How Personality Influences Cybersecurity Behavior

In August 2019, ESET and The Myers-Briggs Company released preliminary findings of a fascinating study on the way personality types can influence cybersecurity behaviors. With just a snippet of the data available, it was possible that security awareness training could be designed around an individual employee’s personality, increasing the chances that the training would be more effective.

The full report was published this month. While many of the respondents were already practicing good security hygiene, the study did find some consistencies in personality types and their overall behavior and attitudes toward cybersecurity. According to the report:

  • Respondents with preferences for Introversion scored higher on “knowledge-informed carefulness” than those with a preference for Extraversion.
  • Respondents with preferences for Sensing scored higher on “conscientiously follows rules” than those with a preference for Intuition.
  • Respondents with preferences for Thinking scored higher on “knowledge-informed carefulness” and had a higher overall cybersecurity score than those with a preference for Feeling.
  • Respondents with preferences for Judging scored higher on “conscientiously follows rules” and “keeps passwords and devices secure” than those with a preference for Perceiving and had a higher overall cybersecurity score.

However, the report added, while there were clear similarities among those within a personality type, all individuals will have differences that must be taken into account when developing a security awareness program.

The Foundation Is Already There

The Myers-Briggs Company’s John Hackston said the first thing he noticed in the overall results of the study was that most people seem to take cybersecurity seriously. More than 80%, for example, agreed or strongly agreed that a data breach would be disastrous for their organization. Another pleasant surprise for Hackston was the high number of people who already had good security knowledge and behaviors.

On the other hand, he was surprised by how clear the differences were in both cybersecurity strengths and potential vulnerabilities in the various personality types. “For example, people like me (my type preferences are for INTP – Introversion, Intuition, Thinking and Perceiving) are mostly quite knowledgeable about cybersecurity issues, but we do find it difficult to follow the rules and have a tendency to think we know best,” he explained. “That’s our Achilles heel when it comes to cybersecurity, but knowing this is really helpful and a reminder that perhaps I don’t always know best, the rules are there for a reason and it might be good to listen to the advice of my IT support team.”

Using those strengths and weaknesses of personality types, Myers-Briggs and ESET developed a list of guidelines and tips on how to best structure security awareness solutions for the different personality types. For instance, those whose personality type falls under one of the extroversion categories might be reminded to not trust a public connection even if it did require a password or to slow down to pay closer attention when reading an email. Introverts may be reminded to follow the rules and not be so trusting of people you meet online. Some of the tips may overlap between introverts and extroverts because their biggest personal (and personality) vulnerabilities fall into one of the other preferences. Sensing personalities, for instance, are warned about trusting both people and networks.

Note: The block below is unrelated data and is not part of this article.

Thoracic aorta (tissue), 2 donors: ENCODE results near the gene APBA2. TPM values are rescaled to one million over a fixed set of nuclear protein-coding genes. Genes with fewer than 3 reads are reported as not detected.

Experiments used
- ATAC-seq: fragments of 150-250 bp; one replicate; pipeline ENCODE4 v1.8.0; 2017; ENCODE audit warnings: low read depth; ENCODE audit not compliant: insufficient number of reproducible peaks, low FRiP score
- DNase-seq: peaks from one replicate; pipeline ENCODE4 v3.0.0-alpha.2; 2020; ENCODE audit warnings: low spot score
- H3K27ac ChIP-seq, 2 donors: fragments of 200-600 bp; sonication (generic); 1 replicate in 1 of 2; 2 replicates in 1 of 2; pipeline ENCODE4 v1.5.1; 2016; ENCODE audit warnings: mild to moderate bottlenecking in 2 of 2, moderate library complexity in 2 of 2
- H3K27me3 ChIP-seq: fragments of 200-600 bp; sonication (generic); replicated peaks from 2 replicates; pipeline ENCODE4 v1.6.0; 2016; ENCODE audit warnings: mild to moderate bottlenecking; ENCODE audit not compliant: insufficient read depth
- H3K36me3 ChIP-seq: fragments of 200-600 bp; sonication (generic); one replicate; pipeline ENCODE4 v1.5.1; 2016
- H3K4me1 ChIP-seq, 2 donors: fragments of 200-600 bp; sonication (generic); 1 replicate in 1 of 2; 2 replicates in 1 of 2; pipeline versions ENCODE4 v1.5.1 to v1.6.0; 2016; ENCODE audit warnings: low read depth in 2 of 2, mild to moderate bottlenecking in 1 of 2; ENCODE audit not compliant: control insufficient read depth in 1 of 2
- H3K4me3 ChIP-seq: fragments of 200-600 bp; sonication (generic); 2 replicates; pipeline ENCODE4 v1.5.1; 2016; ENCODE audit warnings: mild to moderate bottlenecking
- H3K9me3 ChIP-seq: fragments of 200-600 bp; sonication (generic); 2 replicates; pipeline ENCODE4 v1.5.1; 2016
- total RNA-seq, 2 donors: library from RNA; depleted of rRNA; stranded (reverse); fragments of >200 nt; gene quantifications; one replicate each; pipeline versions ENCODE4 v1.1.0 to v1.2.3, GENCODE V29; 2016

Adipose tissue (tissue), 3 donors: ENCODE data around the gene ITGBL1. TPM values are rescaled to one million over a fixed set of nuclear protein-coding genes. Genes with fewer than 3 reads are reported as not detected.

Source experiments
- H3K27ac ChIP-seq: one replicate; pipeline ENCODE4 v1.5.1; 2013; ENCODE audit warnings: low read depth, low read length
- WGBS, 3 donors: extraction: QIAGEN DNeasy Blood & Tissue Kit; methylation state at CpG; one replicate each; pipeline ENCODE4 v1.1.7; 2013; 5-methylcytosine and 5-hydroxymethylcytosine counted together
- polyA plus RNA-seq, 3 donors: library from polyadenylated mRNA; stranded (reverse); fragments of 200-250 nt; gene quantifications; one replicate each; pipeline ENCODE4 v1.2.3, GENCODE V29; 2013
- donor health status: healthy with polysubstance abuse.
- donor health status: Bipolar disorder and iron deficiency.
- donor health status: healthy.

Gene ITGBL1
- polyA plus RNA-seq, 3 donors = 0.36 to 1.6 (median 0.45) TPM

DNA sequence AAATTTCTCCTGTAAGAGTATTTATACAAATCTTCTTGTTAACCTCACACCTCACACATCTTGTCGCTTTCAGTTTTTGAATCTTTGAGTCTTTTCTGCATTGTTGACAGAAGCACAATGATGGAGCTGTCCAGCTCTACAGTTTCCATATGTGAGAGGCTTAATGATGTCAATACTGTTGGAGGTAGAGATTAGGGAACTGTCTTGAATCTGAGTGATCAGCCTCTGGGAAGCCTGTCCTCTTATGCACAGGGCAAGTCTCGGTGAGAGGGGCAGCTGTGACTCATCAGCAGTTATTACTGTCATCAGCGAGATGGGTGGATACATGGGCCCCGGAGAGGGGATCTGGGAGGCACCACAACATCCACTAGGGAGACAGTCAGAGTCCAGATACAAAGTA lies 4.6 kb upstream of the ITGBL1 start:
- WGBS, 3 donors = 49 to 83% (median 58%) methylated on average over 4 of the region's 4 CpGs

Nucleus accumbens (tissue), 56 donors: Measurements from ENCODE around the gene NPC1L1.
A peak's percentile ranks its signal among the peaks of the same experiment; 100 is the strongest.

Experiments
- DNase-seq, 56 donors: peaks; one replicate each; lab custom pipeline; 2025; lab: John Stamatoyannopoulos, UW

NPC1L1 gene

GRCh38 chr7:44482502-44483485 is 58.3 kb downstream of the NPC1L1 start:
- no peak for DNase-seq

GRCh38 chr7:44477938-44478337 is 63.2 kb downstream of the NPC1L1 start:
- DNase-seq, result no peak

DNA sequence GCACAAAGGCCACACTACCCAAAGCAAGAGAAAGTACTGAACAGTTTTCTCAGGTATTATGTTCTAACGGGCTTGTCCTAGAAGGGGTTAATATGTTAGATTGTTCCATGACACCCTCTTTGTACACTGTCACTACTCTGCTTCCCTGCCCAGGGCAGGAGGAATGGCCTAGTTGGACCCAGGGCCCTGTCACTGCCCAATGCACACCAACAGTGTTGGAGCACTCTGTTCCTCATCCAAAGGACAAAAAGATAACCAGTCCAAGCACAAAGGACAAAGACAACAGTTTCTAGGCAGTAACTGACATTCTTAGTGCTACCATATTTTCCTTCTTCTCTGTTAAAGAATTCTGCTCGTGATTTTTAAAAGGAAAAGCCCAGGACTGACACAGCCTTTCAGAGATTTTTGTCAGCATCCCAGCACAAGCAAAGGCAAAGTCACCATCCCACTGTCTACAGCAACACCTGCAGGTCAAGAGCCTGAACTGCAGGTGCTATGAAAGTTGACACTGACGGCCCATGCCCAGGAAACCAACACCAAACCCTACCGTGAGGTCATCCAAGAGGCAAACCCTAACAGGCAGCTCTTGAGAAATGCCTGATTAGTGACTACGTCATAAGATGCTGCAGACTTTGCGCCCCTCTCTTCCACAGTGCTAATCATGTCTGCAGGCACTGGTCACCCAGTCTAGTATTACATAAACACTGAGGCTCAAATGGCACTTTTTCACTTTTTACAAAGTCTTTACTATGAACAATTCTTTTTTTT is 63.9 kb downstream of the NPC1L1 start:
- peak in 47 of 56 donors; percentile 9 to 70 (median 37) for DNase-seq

Different Strengths, Different Weaknesses

Knowing your employees’ personality types may help you individualize security awareness programs, but if you don’t feel comfortable having them do personality testing, sharing the tips will at least give your employees something to think about.

“People are different from each other. We all have different strengths and vulnerabilities. and it’s important to realize this when thinking about cybersecurity,” Hackston said.

He added that the data from the study suggests that good cybersecurity knowledge and behaviors can be infectious. “People who worked for IT companies but who did not have directly IT-related jobs still had better behavior and knowledge than people who worked for non-IT companies. People will learn, if you give them the chance,” he said.

Overall, letting people know about their likely strengths and possible vulnerabilities speaks to them as individuals and helps to make cybersecurity real for them. Taking account of differences in the way people want to be communicated to helps get the message across.

“There are many ways in which CISOs and security teams can use a knowledge of personality,” Hackston said. “Perhaps most importantly, by looking at individual personalities and personalizing advice, security becomes everyone’s responsibility, not just something that those IT folks do.”

Sue Poremba

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Sue Poremba

Sue Poremba is freelance writer based in central Pennsylvania. She's been writing about cybersecurity and technology trends since 2008.

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